|The Muppet Christmas Carol||1992||Statler and Waldorf (performed by Jerry Nelson and Dave Goelz)||The character is portrayed as two brothers named Jacob and Robert Marley (a nod to Bob Marley) so that they can be played by Statler and Waldorf. They sing the number "Marley and Marley" where they lament their suffering and warn Scrooge of what he will face.|
|Animaniacs: "A Christmas Plotz"||1993||Slappy Squirrel (voiced by Sherri Stoner)||Slappy shows up as a ghost, telling Thaddeus Plotz that she is here because "the studio keeps giving me these stupid cameos."|
|A Flintstones' Christmas Carol||1994||Mr. Slate (voiced by John Stephenson)||This version of the character is called Jacob Marbley.|
|Ebbie||1995||Jeffrey DeMunn||DeMunn plays Marley's modern version, Jake Marley, Elizabeth "Ebbie" Scrooge's mentor and later partner who dies of a heart attack right in front of her.|
|A Christmas Carol||1997||Ed Asner|
|A Diva's Christmas Carol||2000||Rozonda Thomas||Rozonda Thomas portrays a female version named Marli Jacob.|
|101 Dalmatians: "A Christmas Cruella"||1997||Horace and Jasper Badun||Cruella De Vil's henchmen appear as a two-headed ghost.|
|Ms. Scrooge||1997||Katherine Helmond||Helmond portrays a female version named Maude Marley.|
|Adventures from the Book of Virtues: "Compassion"||2000||Plato the Buffalo (voiced by Christopher Judge)|
|Christmas Carol: The Movie||2001||Nicolas Cage|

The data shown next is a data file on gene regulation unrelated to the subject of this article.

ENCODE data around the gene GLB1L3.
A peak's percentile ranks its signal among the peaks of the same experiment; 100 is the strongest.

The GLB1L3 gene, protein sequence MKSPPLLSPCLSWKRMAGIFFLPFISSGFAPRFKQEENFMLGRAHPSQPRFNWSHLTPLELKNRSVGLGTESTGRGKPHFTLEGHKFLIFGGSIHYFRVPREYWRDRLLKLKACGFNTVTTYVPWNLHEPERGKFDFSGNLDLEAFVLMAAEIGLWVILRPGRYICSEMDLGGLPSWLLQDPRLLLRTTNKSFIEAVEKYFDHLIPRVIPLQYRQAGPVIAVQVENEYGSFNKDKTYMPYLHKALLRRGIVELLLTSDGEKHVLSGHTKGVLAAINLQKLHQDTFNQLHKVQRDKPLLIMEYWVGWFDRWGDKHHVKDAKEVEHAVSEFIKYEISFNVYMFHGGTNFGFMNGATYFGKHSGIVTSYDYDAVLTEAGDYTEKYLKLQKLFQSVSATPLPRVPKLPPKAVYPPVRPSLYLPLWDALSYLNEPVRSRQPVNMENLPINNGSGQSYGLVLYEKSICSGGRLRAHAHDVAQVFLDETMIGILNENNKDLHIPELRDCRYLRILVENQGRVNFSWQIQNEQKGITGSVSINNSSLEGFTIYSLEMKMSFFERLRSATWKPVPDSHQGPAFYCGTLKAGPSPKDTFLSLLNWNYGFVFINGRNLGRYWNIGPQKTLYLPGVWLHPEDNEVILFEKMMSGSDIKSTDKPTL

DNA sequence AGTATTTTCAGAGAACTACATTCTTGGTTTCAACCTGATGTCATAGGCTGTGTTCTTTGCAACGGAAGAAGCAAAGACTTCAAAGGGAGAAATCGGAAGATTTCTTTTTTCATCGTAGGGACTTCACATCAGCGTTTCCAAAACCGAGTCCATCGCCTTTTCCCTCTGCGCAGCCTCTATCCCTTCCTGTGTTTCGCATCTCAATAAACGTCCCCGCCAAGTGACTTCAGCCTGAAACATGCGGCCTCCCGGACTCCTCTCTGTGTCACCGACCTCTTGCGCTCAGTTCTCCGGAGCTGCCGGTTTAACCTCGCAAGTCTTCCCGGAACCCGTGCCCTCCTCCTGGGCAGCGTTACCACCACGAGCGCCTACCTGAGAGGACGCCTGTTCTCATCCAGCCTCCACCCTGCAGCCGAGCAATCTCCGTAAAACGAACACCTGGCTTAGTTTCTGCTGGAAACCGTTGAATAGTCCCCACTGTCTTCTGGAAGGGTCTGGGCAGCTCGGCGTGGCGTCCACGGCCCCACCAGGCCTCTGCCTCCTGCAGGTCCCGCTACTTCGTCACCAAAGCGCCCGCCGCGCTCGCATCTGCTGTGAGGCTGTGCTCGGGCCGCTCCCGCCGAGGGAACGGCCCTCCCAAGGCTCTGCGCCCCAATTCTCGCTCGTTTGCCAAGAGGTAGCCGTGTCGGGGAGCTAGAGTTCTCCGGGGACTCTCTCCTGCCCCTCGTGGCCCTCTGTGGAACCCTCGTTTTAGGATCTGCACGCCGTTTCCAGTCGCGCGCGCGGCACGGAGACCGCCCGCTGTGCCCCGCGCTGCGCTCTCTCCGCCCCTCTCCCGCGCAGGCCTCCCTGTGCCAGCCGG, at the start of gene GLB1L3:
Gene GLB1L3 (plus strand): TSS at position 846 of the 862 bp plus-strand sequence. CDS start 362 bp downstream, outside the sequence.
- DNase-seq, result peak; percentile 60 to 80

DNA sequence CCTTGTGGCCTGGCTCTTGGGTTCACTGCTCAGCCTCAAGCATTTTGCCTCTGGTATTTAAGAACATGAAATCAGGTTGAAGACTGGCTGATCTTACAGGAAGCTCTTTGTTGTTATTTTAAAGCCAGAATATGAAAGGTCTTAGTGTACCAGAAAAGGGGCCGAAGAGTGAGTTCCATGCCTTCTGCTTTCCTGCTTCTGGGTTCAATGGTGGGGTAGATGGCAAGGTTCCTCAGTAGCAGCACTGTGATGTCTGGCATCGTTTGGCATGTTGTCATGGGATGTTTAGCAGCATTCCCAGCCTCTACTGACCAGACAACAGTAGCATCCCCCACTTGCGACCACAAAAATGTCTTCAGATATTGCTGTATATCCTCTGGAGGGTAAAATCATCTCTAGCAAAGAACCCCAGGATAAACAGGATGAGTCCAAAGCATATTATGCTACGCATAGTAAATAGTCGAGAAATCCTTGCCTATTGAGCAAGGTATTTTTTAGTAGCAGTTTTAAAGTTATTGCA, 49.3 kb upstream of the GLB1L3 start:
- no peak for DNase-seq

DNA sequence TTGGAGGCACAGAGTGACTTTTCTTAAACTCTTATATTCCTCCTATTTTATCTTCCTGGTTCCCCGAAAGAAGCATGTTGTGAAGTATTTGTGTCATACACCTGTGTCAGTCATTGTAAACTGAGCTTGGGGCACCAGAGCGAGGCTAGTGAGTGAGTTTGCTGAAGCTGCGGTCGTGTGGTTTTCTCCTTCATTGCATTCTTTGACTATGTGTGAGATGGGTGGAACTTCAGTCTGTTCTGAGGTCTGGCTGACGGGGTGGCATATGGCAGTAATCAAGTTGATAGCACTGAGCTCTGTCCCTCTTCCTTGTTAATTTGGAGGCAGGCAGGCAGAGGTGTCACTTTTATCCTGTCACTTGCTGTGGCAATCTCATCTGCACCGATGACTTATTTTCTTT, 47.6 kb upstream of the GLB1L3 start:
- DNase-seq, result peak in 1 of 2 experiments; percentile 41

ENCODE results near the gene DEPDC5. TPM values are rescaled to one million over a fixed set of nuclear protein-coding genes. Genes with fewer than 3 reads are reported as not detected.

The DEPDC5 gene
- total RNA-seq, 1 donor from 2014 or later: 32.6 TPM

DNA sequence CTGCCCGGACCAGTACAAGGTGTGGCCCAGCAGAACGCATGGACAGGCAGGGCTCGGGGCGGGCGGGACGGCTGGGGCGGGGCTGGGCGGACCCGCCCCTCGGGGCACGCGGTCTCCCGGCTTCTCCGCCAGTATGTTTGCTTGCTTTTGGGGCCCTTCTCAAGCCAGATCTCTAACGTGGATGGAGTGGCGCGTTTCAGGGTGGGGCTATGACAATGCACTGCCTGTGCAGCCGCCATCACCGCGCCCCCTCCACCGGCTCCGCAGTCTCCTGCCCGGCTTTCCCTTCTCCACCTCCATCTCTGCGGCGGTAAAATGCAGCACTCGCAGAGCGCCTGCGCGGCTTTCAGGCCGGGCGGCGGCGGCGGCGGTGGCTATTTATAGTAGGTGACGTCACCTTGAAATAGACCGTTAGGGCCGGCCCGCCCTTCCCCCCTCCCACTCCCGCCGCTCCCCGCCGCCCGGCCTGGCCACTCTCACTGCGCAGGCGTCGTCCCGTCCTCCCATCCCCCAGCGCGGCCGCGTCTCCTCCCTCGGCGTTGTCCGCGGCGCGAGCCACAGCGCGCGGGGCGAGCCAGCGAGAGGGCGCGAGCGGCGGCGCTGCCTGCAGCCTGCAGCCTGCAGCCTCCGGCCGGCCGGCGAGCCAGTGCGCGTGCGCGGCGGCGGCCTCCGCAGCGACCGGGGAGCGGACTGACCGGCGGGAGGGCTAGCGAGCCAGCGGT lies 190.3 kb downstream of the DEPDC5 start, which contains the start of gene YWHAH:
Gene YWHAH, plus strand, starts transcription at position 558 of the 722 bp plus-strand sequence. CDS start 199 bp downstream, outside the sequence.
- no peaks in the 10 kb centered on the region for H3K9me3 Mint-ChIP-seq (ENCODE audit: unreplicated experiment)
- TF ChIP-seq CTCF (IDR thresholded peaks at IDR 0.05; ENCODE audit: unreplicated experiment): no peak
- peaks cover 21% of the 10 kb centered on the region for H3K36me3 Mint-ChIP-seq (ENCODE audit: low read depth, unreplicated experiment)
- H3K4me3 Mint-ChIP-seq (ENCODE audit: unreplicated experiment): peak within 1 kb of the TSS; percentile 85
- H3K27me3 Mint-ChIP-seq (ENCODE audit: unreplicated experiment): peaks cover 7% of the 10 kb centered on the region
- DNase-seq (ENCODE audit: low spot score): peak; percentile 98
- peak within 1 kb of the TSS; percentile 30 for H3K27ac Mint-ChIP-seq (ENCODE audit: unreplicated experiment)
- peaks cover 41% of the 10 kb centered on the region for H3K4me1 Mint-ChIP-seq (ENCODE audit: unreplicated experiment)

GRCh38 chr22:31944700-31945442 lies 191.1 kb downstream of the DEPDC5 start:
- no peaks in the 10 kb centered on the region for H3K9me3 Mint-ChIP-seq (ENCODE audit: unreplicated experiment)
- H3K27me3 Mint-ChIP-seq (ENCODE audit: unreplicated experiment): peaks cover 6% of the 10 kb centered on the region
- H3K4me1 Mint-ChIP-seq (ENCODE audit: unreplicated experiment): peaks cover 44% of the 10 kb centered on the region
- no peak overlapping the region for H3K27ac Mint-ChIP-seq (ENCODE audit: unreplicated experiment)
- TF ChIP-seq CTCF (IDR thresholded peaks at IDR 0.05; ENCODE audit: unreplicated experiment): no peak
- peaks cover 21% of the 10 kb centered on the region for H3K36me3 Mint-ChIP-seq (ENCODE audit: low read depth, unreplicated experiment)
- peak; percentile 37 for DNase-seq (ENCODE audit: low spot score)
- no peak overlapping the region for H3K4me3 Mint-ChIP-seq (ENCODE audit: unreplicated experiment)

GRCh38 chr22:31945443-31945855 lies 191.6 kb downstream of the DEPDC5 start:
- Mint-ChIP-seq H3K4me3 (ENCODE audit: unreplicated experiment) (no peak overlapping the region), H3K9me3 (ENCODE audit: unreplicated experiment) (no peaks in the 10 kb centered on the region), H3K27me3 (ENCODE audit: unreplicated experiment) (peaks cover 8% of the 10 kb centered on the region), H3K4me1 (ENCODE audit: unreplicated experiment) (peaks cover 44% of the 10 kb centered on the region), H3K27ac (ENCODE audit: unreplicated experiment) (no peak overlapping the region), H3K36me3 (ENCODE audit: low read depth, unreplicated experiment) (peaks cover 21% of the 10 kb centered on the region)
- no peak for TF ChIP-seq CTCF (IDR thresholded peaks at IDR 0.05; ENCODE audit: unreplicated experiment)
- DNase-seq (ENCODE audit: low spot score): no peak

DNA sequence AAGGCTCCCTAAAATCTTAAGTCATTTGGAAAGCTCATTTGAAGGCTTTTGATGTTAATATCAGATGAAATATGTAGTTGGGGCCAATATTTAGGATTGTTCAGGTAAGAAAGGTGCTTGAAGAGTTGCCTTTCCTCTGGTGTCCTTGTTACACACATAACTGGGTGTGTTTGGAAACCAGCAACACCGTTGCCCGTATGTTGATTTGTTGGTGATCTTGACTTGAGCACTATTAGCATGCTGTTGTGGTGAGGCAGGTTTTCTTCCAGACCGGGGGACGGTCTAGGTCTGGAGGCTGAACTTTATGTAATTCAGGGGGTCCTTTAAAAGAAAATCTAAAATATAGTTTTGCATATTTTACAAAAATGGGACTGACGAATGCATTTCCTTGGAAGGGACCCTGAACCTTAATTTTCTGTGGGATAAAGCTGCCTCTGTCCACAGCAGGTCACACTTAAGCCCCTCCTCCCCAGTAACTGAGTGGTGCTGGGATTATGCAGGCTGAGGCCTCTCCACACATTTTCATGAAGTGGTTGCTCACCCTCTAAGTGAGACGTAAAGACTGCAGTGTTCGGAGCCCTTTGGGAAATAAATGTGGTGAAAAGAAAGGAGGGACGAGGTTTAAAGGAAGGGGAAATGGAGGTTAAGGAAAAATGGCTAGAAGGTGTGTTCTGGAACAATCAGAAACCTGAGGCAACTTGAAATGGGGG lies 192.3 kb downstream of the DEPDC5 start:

|A Carol Christmas||2003||Dinah Manoff||The Jacob Marley character is a stage mother-type aunt of Carol's, named Aunt Marla.|
|A Christmas Carol: The Musical||2004||Jason Alexander|
|Foster's Home for Imaginary Friends: "A Lost Claus"||2005||Bloo (voiced by Keith Ferguson)||When Bloo tries using A Christmas Carol to scare Mr. Herriman into buying more gifts for those at Foster's, he mixes up Jacob Marley with Jamaican reggae musician Bob Marley.|
|Bah, Humduck! A Looney Tunes Christmas||2006||Sylvester (voiced by Joe Alaskey)||Sylvester was a superstore CEO idolized by Daffy and serving as an inspiration to him. He was killed by being squashed with a forklift nine times.|
|A Christmas Carol||2006||The character is portrayed as an anthropomorphic cricket (ala Jiminy Cricket). In this adaptation, he is given an extra scene where Scrooge's redemption frees him from his punishment.|
|An American Carol||2008||Chriss Anglin||The role of Marley is taken by the spirit of John F. Kennedy.|
|A Christmas Carol||2009||Gary Oldman|
|La CQ: "Christmas in the CQ"||2012||Clara|
|Thomas & Friends: "Diesel's Ghostly Christmas"||2015|| Emily|
(voiced by Teresa Gallagher (UK)/Jules de Jongh (US))
|Emily is held and surrounded by chains, uses Thomas' steam to make herself look ghostly, and goes by the name of "E-Marley's Ghost".|
|Camp Lakebottom: "Smells Like the Holidays"||2016||Gretchen||McGee's guilt for framing Squirt takes a spiritual form similar to Gretchen. At first, McGee thinks she playing a joke on him, until she reveals that the real Gretchen is still sleeping.|
|My Little Pony: Friendship is Magic: "A Hearth's Warming Tail"||2016|| Applejack|
(voiced by Ashleigh Ball)
|Applejack's role is also the Spirit of Hearth's Warming Past, the counterpart of the The Ghost of Christmas Past.|
|Be Cool, Scooby-Doo!: "Scroogey Doo"||2017||Mr. Bugly||In an awkward turn of events, when Marley arrives, Scrooge just scolds him about how rude he's being by coming without knocking. During this, Bugly first hypnotizes Scrooge with the coin's reflection in a nearby mirror, making Scrooge hallucinate the "scarier" Marley.|